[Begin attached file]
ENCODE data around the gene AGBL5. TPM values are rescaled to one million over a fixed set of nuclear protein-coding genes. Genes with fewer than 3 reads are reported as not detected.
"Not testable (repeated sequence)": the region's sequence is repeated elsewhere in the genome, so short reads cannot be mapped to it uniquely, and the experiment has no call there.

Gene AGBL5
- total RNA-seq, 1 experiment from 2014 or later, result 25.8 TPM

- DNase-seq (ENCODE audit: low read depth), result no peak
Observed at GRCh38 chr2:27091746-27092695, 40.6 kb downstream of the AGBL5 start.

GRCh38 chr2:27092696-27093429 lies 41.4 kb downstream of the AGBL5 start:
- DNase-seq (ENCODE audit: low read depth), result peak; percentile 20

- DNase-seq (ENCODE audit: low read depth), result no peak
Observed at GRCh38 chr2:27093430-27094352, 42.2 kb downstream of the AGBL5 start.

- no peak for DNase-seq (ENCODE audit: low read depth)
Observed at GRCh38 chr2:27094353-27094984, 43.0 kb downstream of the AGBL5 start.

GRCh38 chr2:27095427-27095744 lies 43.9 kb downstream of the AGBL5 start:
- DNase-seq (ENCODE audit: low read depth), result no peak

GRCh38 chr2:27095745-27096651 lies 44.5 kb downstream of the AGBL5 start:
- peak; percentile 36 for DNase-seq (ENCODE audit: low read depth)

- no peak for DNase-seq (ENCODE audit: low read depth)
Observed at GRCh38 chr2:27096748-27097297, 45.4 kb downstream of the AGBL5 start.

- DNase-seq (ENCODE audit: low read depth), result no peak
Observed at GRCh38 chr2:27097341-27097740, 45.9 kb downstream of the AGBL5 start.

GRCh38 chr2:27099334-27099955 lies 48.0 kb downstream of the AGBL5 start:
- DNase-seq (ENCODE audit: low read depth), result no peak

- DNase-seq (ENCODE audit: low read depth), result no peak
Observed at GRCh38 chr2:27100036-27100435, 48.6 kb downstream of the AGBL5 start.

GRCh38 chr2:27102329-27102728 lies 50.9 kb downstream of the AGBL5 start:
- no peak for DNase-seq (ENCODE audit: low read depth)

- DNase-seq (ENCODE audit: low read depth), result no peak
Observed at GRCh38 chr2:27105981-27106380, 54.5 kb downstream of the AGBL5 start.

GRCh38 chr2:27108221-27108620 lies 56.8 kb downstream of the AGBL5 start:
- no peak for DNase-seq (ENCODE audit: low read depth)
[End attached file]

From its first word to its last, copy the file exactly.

ENCODE data around the gene AGBL5. TPM values are rescaled to one million over a fixed set of nuclear protein-coding genes. Genes with fewer than 3 reads are reported as not detected.
"Not testable (repeated sequence)": the region's sequence is repeated elsewhere in the genome, so short reads cannot be mapped to it uniquely, and the experiment has no call there.

Gene AGBL5
- total RNA-seq, 1 experiment from 2014 or later, result 25.8 TPM

- DNase-seq (ENCODE audit: low read depth), result no peak
Observed at GRCh38 chr2:27091746-27092695, 40.6 kb downstream of the AGBL5 start.

GRCh38 chr2:27092696-27093429 lies 41.4 kb downstream of the AGBL5 start:
- DNase-seq (ENCODE audit: low read depth), result peak; percentile 20

- DNase-seq (ENCODE audit: low read depth), result no peak
Observed at GRCh38 chr2:27093430-27094352, 42.2 kb downstream of the AGBL5 start.

- no peak for DNase-seq (ENCODE audit: low read depth)
Observed at GRCh38 chr2:27094353-27094984, 43.0 kb downstream of the AGBL5 start.

GRCh38 chr2:27095427-27095744 lies 43.9 kb downstream of the AGBL5 start:
- DNase-seq (ENCODE audit: low read depth), result no peak

GRCh38 chr2:27095745-27096651 lies 44.5 kb downstream of the AGBL5 start:
- peak; percentile 36 for DNase-seq (ENCODE audit: low read depth)

- no peak for DNase-seq (ENCODE audit: low read depth)
Observed at GRCh38 chr2:27096748-27097297, 45.4 kb downstream of the AGBL5 start.

- DNase-seq (ENCODE audit: low read depth), result no peak
Observed at GRCh38 chr2:27097341-27097740, 45.9 kb downstream of the AGBL5 start.

GRCh38 chr2:27099334-27099955 lies 48.0 kb downstream of the AGBL5 start:
- DNase-seq (ENCODE audit: low read depth), result no peak

- DNase-seq (ENCODE audit: low read depth), result no peak
Observed at GRCh38 chr2:27100036-27100435, 48.6 kb downstream of the AGBL5 start.

GRCh38 chr2:27102329-27102728 lies 50.9 kb downstream of the AGBL5 start:
- no peak for DNase-seq (ENCODE audit: low read depth)

- DNase-seq (ENCODE audit: low read depth), result no peak
Observed at GRCh38 chr2:27105981-27106380, 54.5 kb downstream of the AGBL5 start.

GRCh38 chr2:27108221-27108620 lies 56.8 kb downstream of the AGBL5 start:
- no peak for DNase-seq (ENCODE audit: low read depth)